Anime Review: Death Note (2006-07)

Light, L (left), and Ryuk (right)

The Death Note manga came out in 2004 -- when I myself was in Japan, coincidence? I think not! -- and was an immensely enjoyable read.

The Death Note anime came out a couple years later, and is available on Netflix streaming. It hews pretty closely to the manga, and is equally enjoyable. It made me cackle and gasp by turns, usually because of the protagonist's cleverness and his steady descent into megalomania. 

Plot: Ryuk, a bored shinigami (god of death), purposefully drops a "Death Note" in the human world. Shinigami use Death Notes to kill people. Enter Light Yagami, an equally bored high school student who stumbles on the Death Note, which conveniently comes with a user manual inside. As written on the first page:
Rule #1: The human whose name is written in this notebook shall die.

Rule #2: This note will not take effect unless the writer has the person's face in their mind when writing his/her name. Therefore, people sharing the same name will not be affected. 

Rule #3: If the cause of death is written within the next 40 seconds of writing the person's name, it will happen. 

Rule #4: If the cause of death is not specified, the person will simply die of a heart attack. 

Rule #5: After writing the cause of death, details of the death should be written in the next 6 minutes and 40 seconds.
It's a great premise for a supernatural story, asking questions about justice -- who deserves to be executed? to be the executioner? It also touches on privacy and government intrusion, what an ideal world would look like, and the merits of oppressive safety versus risky freedom. Also, why are apples so tasty? (That's an in-joke: Ryuk loves apples and claims to go into withdrawal when deprived of them.)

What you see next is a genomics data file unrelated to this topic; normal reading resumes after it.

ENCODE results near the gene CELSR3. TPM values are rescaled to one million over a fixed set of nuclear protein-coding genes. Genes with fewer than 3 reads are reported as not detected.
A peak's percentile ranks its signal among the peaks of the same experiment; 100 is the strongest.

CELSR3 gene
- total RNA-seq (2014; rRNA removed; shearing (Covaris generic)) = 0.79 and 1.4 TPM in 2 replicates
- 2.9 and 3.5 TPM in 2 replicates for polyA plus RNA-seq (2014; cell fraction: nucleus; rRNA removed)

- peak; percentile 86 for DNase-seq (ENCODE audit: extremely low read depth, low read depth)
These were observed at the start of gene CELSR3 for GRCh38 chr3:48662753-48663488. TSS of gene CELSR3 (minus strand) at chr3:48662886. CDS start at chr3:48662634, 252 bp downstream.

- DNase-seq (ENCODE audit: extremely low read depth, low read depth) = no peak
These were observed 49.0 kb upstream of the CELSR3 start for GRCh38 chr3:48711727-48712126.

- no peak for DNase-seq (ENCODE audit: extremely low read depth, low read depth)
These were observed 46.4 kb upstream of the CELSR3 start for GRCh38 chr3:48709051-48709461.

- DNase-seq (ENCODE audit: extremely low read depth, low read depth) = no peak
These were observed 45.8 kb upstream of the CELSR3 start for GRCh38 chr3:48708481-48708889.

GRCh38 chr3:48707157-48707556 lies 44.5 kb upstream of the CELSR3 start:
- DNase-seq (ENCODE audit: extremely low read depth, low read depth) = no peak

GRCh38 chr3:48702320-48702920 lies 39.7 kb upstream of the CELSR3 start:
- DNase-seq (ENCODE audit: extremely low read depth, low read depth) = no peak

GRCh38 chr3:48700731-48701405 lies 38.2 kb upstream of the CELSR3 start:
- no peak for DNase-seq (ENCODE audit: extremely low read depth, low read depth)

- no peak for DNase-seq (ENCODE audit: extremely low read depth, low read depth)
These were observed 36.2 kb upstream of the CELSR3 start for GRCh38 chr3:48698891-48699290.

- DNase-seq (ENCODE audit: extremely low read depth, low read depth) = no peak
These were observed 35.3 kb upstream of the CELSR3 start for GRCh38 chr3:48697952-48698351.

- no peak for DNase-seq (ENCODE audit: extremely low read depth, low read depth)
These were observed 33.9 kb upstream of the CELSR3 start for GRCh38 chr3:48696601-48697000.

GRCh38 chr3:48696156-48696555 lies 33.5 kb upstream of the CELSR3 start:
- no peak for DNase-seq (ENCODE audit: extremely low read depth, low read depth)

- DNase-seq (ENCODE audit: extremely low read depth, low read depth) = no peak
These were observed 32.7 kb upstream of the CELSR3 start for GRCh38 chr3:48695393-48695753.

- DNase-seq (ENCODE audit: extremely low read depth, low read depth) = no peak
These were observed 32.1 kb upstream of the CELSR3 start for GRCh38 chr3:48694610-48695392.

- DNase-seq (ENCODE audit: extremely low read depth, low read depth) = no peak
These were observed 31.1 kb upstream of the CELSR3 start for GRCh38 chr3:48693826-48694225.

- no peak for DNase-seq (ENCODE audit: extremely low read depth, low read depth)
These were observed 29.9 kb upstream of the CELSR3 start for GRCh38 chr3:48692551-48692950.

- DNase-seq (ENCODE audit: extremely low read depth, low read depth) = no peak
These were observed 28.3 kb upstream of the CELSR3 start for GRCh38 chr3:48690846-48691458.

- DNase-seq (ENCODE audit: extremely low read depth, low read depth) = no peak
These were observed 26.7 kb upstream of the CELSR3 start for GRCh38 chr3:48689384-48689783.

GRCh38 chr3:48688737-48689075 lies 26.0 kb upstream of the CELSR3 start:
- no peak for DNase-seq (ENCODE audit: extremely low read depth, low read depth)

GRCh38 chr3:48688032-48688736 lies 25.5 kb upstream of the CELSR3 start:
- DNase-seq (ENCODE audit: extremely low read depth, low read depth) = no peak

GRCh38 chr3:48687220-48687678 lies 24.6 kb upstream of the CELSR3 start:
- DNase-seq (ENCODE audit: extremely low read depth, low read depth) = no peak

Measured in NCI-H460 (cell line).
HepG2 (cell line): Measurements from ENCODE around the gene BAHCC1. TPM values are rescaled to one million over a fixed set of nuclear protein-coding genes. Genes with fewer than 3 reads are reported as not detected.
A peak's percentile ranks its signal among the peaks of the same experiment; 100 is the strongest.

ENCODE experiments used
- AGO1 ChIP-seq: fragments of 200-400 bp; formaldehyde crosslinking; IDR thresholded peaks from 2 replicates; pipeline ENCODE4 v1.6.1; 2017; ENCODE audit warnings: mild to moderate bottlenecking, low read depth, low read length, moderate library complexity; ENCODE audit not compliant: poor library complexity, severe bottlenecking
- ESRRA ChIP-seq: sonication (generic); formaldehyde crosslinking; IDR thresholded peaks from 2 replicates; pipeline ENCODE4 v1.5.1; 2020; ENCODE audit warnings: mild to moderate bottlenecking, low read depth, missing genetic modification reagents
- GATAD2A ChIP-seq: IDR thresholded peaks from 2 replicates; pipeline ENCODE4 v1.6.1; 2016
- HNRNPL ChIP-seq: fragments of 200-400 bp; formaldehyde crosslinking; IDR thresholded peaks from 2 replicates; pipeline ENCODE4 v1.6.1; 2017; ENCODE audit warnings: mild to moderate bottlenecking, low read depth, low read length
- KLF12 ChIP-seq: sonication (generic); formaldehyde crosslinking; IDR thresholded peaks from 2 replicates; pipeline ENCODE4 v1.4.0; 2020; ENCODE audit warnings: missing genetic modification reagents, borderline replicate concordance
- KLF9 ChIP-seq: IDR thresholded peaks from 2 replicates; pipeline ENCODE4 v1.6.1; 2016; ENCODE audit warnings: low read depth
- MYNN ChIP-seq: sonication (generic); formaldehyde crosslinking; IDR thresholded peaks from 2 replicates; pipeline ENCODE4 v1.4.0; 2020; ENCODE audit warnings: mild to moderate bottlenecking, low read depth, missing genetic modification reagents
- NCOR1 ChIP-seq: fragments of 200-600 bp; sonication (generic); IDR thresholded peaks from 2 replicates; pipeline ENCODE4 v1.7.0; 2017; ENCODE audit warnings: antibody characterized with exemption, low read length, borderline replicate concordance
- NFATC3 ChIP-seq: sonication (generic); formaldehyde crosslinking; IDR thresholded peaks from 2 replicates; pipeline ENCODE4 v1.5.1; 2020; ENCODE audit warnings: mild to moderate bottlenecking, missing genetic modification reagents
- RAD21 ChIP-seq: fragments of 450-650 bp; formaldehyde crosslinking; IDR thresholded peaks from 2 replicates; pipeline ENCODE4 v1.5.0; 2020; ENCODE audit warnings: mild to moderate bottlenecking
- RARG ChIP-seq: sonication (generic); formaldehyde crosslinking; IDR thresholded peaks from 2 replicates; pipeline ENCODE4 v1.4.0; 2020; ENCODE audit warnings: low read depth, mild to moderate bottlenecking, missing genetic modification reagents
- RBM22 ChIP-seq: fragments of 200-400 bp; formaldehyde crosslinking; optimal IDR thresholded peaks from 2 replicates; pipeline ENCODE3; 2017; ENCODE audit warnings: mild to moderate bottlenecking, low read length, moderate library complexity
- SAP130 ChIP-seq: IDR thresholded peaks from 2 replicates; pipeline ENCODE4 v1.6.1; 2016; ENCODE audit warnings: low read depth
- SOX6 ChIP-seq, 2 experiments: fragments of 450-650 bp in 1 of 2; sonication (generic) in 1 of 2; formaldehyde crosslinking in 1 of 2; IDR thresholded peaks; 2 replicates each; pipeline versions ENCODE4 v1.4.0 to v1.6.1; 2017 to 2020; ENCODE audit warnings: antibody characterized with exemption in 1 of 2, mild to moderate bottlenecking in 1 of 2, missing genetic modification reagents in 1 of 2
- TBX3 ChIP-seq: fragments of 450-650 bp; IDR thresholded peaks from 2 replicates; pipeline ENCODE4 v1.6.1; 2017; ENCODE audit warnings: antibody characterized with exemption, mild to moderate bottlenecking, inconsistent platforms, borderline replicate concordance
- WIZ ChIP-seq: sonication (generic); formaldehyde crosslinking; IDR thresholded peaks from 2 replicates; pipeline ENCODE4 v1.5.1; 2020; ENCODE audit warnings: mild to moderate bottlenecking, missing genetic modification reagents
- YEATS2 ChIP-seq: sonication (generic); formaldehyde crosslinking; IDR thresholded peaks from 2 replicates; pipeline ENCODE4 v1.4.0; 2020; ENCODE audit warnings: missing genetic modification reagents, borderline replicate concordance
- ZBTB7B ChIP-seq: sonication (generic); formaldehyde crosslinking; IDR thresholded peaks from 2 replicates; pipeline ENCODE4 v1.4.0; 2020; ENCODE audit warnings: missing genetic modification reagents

The series answers those questions by way of the cat-and-mouse game between Light's public persona, Kira (Japanization of the English word "killer"), and the mysterious detective L. Kira earns L's attention when he starts using the Death Note to kill violent criminals, which L denounces as outright murders. The stakes get higher when Kira decides that the people hunting him also threaten the new world he is building on the corpses of the "bad" people.

But Kira can't kill L per the rules of the Death Note, because he doesn't know L's real name. So he keeps punishing criminals, often using their deaths as tactical actions to evade L's prodigious deductive abilities. Both Light and L believe they are administering justice. Which one is right?

Actually, Death Note answers that question early on, when Light monologues about creating a new world with only kind people. "So you're gonna be the only bad person left?" Ryuk asks."What do you mean, Ryuk?" Light replies, cementing his villain-protagonist role.